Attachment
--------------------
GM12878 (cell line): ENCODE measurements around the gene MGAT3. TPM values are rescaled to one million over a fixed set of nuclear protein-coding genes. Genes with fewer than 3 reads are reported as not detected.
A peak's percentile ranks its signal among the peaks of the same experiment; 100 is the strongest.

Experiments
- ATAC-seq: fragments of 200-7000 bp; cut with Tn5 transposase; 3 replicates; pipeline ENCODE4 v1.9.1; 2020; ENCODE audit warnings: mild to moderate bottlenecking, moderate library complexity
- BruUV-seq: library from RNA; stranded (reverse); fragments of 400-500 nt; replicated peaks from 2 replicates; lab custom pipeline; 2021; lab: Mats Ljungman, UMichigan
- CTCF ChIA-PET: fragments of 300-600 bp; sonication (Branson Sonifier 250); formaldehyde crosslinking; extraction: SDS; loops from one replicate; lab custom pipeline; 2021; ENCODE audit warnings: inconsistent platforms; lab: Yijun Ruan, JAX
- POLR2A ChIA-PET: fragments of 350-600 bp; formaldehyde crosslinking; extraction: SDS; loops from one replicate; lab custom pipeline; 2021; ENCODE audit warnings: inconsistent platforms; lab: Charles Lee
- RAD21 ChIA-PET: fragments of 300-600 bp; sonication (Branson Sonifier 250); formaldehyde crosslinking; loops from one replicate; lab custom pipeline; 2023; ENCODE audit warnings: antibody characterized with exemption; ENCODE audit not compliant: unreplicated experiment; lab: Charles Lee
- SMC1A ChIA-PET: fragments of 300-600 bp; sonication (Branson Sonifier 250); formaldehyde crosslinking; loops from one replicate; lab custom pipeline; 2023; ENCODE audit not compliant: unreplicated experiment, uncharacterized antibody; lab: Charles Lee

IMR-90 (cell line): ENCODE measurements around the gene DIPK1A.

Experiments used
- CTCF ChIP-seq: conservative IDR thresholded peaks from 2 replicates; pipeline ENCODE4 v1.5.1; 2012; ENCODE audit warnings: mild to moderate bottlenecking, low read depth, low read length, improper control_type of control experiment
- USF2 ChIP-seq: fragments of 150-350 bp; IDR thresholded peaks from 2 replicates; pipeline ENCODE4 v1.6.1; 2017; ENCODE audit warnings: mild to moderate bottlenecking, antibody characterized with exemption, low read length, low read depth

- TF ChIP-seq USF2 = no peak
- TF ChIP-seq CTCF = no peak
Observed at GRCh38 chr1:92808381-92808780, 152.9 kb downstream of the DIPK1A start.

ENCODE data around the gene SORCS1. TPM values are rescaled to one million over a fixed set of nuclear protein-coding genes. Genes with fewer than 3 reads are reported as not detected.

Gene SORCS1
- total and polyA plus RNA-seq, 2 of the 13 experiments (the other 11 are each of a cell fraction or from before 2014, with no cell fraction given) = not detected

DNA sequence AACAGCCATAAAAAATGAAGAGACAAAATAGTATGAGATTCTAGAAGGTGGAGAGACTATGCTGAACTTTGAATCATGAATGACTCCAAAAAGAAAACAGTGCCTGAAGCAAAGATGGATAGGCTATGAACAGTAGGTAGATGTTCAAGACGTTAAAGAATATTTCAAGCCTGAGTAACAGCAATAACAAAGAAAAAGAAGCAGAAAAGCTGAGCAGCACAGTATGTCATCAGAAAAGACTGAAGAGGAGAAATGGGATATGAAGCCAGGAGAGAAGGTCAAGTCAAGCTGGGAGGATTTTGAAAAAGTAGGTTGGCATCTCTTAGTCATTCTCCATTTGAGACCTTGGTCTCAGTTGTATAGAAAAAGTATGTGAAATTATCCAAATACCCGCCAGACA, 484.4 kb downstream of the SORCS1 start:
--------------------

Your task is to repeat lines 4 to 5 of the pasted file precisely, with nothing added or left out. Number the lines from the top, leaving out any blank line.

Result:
- ATAC-seq: fragments of 200-7000 bp; cut with Tn5 transposase; 3 replicates; pipeline ENCODE4 v1.9.1; 2020; ENCODE audit warnings: mild to moderate bottlenecking, moderate library complexity
- BruUV-seq: library from RNA; stranded (reverse); fragments of 400-500 nt; replicated peaks from 2 replicates; lab custom pipeline; 2021; lab: Mats Ljungman, UMichigan